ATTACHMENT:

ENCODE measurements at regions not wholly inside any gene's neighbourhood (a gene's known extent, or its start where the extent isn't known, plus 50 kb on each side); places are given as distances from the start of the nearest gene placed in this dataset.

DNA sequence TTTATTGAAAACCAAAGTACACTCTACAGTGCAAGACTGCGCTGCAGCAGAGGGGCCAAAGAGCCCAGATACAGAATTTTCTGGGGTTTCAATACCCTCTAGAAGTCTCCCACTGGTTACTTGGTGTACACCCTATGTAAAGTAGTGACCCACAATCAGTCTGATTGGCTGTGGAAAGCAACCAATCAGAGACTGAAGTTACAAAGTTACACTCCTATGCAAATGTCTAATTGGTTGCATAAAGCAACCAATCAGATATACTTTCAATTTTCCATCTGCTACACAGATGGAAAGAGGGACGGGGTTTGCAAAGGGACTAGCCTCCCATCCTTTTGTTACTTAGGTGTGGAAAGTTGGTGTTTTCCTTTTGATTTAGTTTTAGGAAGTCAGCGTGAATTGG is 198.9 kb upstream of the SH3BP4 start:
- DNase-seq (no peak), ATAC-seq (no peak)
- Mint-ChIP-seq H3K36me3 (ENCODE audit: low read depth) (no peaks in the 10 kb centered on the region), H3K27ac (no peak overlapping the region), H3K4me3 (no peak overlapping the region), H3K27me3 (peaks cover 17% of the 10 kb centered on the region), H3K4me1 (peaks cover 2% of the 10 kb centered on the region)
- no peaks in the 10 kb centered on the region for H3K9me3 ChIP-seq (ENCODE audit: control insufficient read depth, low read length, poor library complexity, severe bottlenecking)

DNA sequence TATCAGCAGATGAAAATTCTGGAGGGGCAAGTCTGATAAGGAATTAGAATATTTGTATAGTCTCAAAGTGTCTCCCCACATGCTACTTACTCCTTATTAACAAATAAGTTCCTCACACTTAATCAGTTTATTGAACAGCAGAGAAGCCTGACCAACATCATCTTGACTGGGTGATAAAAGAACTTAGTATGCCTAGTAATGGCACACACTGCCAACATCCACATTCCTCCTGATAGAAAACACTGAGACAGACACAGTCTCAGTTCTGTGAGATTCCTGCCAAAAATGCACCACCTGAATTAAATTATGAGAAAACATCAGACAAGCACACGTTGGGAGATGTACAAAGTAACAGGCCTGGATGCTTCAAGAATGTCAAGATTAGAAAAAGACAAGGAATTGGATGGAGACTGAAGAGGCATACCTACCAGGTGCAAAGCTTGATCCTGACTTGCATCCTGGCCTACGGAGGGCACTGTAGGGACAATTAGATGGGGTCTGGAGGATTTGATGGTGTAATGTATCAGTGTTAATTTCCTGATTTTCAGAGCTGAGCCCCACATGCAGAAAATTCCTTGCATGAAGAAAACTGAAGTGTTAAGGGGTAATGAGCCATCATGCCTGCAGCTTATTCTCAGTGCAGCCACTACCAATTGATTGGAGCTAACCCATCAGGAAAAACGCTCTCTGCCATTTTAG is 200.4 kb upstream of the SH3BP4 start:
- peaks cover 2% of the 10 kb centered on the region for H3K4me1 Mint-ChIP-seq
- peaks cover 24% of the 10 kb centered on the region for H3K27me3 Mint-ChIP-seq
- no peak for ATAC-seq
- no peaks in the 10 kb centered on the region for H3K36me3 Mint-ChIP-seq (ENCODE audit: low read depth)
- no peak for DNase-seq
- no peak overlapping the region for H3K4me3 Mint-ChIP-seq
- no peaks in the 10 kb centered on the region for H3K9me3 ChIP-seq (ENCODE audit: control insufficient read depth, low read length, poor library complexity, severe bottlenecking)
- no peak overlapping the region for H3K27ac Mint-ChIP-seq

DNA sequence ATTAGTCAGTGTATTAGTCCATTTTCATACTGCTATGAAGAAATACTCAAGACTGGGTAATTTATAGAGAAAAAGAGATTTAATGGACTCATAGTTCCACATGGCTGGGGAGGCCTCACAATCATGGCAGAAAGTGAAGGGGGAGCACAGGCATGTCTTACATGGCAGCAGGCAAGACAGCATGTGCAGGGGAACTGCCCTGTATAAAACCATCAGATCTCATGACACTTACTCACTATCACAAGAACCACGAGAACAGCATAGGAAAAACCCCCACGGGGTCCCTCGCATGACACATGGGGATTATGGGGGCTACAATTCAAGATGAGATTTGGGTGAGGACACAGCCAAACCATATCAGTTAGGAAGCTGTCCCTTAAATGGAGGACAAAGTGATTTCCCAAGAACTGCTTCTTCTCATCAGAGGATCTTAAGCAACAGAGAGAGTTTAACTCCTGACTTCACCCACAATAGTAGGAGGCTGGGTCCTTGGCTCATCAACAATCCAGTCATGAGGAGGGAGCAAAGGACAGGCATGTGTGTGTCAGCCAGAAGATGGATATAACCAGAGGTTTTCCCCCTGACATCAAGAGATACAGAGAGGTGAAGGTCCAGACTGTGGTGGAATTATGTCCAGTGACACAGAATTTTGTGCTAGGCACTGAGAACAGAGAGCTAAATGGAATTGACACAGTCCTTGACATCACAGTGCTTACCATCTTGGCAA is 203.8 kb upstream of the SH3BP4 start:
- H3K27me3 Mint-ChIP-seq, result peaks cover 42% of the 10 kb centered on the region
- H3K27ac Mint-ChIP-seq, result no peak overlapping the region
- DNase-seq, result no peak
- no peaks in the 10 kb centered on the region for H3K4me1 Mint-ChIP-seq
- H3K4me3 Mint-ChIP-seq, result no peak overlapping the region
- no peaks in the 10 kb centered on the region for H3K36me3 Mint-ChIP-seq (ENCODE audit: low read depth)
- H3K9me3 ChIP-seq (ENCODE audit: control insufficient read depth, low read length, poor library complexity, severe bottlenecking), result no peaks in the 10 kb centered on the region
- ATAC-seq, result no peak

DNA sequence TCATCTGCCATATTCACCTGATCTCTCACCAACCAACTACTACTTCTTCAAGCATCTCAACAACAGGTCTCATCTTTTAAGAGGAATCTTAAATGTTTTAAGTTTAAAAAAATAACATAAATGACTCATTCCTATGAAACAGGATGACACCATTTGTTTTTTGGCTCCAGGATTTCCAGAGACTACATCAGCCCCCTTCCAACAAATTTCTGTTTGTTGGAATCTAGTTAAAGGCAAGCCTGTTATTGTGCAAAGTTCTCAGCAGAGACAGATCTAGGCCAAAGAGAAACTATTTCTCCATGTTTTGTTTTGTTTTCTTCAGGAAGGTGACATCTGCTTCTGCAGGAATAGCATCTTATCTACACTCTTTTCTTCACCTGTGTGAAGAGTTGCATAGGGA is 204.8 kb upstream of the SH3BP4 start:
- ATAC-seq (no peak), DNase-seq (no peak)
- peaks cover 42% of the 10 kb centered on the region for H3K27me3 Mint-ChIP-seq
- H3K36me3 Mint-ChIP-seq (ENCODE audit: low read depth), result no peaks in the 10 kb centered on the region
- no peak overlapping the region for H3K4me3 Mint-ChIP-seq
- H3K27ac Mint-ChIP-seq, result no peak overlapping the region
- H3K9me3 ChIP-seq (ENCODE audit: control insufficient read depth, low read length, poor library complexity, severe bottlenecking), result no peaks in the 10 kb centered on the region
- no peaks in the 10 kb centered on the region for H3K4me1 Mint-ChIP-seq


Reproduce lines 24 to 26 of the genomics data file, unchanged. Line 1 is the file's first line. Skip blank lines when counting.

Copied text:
DNA sequence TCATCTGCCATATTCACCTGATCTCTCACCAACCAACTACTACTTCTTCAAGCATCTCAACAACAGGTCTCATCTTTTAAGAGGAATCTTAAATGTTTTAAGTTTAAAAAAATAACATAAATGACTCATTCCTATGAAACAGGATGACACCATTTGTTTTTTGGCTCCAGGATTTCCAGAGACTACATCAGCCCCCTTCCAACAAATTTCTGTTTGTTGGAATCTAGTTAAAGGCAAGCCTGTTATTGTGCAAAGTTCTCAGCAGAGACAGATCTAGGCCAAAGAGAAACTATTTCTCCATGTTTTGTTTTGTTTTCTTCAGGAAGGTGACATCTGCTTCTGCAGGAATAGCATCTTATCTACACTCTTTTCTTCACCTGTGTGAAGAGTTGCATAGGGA is 204.8 kb upstream of the SH3BP4 start:
- ATAC-seq (no peak), DNase-seq (no peak)
- peaks cover 42% of the 10 kb centered on the region for H3K27me3 Mint-ChIP-seq